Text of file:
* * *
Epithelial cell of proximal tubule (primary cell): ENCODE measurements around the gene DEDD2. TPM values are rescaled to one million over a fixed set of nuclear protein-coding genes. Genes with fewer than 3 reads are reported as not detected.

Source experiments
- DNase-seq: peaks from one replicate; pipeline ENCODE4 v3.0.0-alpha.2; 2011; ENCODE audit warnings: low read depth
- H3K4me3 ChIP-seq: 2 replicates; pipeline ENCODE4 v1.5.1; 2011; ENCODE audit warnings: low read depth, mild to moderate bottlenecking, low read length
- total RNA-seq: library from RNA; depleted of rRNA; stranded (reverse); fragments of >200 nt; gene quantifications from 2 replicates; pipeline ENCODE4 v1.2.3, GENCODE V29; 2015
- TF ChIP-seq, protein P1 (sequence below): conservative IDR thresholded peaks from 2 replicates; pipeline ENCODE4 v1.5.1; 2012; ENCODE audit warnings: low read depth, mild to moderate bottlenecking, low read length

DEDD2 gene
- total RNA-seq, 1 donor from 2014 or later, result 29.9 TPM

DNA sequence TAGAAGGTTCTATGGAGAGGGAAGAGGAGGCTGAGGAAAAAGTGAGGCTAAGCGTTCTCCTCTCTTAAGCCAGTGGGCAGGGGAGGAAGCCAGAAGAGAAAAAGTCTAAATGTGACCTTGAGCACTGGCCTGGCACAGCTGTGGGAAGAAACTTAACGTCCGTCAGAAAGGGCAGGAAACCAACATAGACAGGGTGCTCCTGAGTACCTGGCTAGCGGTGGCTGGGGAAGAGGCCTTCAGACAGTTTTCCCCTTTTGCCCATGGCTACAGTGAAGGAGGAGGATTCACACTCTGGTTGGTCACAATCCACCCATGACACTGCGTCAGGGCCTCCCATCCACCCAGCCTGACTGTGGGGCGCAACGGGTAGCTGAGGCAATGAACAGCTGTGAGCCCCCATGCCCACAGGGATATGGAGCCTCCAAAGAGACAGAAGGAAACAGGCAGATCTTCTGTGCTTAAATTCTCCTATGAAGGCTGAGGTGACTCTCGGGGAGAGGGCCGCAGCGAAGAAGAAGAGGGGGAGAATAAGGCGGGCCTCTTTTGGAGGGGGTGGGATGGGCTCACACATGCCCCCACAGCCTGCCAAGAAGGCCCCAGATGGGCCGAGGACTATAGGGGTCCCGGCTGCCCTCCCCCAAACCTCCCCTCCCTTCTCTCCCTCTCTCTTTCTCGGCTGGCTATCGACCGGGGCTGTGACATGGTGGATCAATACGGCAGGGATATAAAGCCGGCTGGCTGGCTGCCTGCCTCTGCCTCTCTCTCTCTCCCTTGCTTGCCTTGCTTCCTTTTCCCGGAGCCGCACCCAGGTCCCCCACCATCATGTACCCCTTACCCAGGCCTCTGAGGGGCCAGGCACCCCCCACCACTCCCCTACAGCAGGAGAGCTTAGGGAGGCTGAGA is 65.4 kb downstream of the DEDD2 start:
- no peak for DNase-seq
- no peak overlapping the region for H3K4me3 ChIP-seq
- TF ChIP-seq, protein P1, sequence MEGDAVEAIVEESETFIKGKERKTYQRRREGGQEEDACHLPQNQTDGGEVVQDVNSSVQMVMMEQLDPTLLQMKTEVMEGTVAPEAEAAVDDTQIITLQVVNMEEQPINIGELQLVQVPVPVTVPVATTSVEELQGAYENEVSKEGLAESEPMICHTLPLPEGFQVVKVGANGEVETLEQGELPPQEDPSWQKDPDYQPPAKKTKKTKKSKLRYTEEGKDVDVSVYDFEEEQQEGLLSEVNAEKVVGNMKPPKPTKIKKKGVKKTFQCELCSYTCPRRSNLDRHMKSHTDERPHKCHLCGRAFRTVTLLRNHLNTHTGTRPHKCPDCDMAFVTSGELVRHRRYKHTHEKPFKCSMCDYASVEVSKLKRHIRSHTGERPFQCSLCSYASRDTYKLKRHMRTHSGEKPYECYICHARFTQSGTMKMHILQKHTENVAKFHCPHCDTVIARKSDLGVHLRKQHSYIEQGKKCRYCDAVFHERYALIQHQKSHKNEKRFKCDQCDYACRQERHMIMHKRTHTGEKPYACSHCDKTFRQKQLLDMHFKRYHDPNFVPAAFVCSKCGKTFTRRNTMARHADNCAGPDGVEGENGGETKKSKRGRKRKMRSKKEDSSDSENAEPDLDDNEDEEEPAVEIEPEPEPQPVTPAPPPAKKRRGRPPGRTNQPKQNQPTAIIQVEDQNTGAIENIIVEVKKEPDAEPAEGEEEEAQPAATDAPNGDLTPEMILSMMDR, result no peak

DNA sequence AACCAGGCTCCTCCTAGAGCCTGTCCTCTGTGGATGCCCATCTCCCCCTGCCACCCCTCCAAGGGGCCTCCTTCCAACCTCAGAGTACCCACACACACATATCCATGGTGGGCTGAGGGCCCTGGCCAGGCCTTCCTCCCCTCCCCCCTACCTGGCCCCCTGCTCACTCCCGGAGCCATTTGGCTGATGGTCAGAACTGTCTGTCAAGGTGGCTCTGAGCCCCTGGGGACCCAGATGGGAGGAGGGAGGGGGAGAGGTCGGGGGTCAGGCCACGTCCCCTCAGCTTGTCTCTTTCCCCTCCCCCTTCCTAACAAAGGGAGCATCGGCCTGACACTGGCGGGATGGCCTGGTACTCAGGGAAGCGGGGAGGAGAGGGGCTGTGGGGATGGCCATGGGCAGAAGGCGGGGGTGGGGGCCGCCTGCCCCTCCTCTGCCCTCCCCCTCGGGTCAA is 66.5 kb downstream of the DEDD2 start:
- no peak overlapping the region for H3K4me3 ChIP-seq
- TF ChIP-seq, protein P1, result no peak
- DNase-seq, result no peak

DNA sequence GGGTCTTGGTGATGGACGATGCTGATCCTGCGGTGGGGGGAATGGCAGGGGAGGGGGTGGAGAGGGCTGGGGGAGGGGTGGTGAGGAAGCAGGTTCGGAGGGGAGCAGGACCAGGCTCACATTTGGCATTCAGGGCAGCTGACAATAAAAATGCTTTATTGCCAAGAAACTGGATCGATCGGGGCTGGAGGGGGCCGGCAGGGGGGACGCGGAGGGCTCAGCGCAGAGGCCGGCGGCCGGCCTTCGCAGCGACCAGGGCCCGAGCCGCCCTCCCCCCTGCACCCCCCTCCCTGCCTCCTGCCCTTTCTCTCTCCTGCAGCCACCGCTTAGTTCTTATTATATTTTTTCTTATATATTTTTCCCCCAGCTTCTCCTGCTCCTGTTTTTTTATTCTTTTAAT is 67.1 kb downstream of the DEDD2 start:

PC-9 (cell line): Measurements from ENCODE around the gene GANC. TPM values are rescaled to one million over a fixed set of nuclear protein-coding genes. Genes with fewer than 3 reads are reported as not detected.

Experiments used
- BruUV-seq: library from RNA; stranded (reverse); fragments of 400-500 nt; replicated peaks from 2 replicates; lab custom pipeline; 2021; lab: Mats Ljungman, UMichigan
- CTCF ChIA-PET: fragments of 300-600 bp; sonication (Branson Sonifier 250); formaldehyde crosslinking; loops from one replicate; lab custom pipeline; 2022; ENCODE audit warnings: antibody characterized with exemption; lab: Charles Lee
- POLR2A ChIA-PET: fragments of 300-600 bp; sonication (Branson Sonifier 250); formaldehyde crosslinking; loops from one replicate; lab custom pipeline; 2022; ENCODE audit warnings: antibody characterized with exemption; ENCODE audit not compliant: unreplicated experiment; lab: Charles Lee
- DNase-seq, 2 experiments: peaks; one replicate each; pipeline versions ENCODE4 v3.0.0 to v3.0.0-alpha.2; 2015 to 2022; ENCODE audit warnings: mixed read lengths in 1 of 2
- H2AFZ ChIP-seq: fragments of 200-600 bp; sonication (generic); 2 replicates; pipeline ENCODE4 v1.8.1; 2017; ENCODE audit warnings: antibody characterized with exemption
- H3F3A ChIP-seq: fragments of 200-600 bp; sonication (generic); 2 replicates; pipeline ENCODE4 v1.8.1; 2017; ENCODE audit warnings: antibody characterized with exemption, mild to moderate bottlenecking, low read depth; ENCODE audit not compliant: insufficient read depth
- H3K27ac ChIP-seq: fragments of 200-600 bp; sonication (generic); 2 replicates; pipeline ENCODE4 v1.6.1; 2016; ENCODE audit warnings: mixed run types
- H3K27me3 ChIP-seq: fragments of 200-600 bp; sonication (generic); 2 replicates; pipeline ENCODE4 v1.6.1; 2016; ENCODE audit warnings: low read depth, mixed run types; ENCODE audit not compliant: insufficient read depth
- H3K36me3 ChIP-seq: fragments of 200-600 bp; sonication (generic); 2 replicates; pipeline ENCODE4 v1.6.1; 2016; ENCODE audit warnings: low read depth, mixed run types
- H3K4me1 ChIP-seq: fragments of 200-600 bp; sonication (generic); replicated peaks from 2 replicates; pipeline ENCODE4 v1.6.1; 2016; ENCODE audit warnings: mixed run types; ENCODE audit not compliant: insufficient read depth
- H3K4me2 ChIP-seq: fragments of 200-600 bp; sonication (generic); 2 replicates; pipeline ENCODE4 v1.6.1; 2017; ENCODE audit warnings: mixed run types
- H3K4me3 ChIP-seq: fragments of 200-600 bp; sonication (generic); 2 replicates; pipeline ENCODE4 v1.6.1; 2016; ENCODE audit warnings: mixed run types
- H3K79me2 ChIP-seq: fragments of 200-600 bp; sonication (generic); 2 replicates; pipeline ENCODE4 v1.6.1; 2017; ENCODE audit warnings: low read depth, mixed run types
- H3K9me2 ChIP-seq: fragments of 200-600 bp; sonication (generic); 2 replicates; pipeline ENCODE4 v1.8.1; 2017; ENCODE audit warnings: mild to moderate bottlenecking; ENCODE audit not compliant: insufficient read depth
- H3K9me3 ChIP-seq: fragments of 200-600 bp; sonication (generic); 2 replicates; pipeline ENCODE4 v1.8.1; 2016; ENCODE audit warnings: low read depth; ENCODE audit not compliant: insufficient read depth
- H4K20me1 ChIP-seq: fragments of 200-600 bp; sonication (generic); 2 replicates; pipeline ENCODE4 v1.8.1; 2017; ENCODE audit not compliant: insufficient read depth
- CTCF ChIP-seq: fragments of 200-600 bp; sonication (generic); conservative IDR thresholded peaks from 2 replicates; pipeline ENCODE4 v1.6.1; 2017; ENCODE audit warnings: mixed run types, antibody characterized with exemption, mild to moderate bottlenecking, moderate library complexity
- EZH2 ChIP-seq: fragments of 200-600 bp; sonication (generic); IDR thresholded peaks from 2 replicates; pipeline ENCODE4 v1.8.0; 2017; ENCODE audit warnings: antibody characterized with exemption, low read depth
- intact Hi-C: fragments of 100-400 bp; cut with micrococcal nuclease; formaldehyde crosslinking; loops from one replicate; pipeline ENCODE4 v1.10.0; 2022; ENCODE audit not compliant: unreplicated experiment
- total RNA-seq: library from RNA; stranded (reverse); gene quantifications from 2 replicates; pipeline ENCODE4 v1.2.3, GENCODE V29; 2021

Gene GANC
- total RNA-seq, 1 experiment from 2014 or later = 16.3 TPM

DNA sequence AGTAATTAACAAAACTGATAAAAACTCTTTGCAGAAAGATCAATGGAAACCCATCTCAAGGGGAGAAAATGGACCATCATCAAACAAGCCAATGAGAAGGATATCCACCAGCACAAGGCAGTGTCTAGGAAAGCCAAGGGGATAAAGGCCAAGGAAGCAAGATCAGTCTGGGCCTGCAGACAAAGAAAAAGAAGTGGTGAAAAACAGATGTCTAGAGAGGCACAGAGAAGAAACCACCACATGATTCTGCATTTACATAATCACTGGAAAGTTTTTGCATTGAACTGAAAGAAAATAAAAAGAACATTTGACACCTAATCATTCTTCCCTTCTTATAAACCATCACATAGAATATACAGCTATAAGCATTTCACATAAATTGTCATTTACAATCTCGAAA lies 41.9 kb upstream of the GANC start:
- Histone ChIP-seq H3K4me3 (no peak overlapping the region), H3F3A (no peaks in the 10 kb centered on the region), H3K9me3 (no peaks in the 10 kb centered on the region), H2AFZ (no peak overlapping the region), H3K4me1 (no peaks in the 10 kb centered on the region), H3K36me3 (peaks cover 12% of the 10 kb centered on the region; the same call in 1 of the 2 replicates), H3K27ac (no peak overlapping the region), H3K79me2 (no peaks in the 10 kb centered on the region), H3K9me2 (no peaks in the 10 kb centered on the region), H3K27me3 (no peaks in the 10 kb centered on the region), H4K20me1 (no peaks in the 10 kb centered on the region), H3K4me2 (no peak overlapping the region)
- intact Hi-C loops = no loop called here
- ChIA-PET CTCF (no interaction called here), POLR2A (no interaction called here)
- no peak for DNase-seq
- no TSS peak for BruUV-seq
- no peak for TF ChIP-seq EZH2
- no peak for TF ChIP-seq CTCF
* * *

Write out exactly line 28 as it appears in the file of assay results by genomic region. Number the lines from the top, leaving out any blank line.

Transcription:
- H3K36me3 ChIP-seq: fragments of 200-600 bp; sonication (generic); 2 replicates; pipeline ENCODE4 v1.6.1; 2016; ENCODE audit warnings: low read depth, mixed run types